Fire kirkesteder i Romsdal. En komparativ arkeologisk analyse av kirkesteder fra middelalderen
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Romsdalen in Møre og Romsdal county, at the western coast of Norway, has been the geographical scene for my masters’ thesis studying of four medieval church sites, at Veøy, Rødven, Hen and Grytten in three different administrative areas in the county. The aim has been to shed light upon the question of the location for the first churches chosen? Were the church sites located at older heathen ritual places or new places? Who built the earliest churches at Veøy, Rødven, Hen and Grytten church sites, and when? Was there a close relationship between farms and the churches, built as private churches at the farm, or as joint ventures in cooperation between farms within a certain district? Were they built as manifestations showing continuity to older pagan places?
In order to illuminate these issues I have made use of different theoretical perspective and methodological approaches. The methods include archaeological visual landscape analysis when assessing the sites, and in order to gain a clearer understanding of why the places were chosen, and how people of the early Middle Age might have approached the areas both mentally and socio-economically. Were the communication lines important or were the early churches placed on remote places in the landscape. I have uses both cadasters from the 17th century and other sources retrospectively to assess the farms and their ability to build and maintain a church and a priest. Common Norwegian farmers in the Middle Age were hardly able and prosperous enough to build a church of their own household as private churches. Private churches, so-called høgendeskirker in Norwegian, must have been built by the elite within the communities. Congregation churches, so-called Norw. herredskirker, built and kept by a community were generally more centrally located – churches that generally later became parish churches.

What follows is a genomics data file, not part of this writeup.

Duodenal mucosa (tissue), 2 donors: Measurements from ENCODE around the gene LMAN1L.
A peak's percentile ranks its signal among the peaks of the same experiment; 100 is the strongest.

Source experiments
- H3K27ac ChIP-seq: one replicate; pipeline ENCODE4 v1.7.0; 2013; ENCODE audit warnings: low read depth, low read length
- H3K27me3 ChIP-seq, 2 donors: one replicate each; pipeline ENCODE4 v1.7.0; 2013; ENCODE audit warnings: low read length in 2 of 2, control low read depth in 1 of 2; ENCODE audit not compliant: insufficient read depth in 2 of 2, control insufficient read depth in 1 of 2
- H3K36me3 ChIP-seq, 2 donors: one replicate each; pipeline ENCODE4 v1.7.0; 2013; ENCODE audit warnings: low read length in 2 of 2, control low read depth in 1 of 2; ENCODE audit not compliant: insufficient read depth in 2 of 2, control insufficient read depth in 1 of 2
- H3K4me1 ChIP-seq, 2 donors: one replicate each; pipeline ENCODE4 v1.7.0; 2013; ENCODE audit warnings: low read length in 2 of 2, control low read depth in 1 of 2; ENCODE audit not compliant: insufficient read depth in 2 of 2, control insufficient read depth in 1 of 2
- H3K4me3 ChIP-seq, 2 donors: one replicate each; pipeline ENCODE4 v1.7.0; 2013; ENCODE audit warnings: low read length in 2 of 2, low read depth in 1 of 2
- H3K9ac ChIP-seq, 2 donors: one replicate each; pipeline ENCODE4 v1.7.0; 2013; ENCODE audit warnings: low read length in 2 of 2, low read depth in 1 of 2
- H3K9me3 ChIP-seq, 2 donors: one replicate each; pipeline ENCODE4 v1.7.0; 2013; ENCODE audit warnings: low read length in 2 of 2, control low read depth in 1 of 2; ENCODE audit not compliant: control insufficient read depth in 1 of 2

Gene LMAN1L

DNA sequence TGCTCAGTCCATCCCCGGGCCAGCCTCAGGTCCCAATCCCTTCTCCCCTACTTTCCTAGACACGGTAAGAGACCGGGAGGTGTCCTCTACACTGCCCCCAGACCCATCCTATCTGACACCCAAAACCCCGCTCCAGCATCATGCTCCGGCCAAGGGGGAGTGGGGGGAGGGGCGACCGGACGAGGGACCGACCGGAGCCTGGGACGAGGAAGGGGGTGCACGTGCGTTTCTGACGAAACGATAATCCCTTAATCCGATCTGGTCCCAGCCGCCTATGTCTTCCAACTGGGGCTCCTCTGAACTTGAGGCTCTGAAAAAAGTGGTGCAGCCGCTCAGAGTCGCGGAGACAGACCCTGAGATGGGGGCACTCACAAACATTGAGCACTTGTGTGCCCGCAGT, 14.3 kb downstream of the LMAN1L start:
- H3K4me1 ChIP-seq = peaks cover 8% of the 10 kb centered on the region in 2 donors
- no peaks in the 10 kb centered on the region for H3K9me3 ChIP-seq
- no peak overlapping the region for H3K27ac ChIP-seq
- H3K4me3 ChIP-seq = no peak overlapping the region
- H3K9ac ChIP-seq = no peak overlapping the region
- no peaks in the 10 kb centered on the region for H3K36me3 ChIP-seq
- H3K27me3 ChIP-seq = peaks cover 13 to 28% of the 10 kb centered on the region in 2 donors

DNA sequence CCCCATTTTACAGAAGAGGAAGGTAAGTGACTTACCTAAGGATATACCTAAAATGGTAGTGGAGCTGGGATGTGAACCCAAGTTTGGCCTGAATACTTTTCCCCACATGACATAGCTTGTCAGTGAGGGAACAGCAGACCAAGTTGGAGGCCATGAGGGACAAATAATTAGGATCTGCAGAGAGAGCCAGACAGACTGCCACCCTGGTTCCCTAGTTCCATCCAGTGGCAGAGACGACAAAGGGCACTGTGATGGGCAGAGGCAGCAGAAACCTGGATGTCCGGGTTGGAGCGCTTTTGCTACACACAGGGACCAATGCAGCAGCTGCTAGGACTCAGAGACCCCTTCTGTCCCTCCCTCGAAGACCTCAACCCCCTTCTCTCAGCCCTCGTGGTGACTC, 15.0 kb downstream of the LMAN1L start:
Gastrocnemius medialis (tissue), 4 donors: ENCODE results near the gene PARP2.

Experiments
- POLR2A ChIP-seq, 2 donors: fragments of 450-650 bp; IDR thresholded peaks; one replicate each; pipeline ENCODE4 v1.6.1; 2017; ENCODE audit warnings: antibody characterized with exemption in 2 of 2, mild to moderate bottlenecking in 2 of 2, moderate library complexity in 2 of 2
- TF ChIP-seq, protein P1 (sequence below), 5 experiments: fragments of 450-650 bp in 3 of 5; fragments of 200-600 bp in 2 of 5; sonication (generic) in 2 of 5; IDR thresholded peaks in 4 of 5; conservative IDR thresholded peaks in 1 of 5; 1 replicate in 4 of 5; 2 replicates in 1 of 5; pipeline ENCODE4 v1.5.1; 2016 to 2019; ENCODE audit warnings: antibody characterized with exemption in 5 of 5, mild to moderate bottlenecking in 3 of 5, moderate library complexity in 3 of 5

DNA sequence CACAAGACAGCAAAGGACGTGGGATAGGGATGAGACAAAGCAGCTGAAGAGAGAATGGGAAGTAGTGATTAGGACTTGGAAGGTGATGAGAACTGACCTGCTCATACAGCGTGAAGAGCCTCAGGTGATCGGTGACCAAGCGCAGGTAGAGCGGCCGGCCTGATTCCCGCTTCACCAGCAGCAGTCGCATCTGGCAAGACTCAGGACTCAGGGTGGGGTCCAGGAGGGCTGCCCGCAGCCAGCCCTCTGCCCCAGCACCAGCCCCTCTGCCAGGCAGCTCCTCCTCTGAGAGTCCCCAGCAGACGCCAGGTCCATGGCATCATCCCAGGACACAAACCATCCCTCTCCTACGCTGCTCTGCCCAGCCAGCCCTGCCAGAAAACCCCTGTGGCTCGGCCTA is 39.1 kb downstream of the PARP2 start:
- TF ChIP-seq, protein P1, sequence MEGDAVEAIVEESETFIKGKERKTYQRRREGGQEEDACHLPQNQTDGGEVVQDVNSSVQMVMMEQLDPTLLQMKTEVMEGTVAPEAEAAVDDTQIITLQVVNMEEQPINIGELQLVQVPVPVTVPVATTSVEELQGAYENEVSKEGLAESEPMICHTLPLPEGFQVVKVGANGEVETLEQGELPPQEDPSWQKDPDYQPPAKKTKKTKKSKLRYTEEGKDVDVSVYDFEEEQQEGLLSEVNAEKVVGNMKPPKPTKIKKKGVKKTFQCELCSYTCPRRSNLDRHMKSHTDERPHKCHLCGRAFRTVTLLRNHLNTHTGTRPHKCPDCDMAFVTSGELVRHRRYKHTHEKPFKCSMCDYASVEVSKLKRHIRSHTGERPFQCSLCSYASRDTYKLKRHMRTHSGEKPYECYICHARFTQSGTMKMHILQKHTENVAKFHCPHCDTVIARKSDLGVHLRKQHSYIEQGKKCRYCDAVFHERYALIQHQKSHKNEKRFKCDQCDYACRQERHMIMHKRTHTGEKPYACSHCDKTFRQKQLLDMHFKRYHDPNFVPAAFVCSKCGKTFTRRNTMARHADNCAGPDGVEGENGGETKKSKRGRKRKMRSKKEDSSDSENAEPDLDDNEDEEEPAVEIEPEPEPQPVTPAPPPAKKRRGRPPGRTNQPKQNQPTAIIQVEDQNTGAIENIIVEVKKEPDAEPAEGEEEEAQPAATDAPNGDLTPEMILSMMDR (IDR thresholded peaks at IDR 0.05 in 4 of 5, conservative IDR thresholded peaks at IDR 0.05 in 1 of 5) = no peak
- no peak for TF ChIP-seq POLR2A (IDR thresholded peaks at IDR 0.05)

The archeologist Brit Solli who has excavated a site at the island and mediaeval central place Veøy discovered an early Christian graveyard there in 1990-92. This island with a strategic location in the fjord was a trading place and centre in Romsdal in the Middle Ages. According to its name it may also have been a heathen ritual place. The early dating of Christian graves to the middle of the 10th century is a very early manifestation of the Christianization in this part of Norway, probably initiated by the King. Whether heathen ritual traditions has had an impact on the choice of site, has also been taken into consideration when evaluation the timeframe for when a church could earliest have been built. The most important indicators are the archaeological finds of graves close by the church site. The topographical location has also been an important aspect, as well as a monumentality placed church may have signalized the power of the new religion and demonstrated the wealth and power of the church owner.
My study has led to the conclusion that the church site at Veøy was most probably established in the late 900s on royal initiative, probably on an earlier heathen ritual place. The church sites at Rødven and Hen were probably established as private churches for people the farms and built around 1100, while Grytten seems to have been established late 1100, around 1200 at the latest, as a site for a parish church after the episcopal organization of parishes was established.
PublisherThe University of Bergen
- Archaeology 98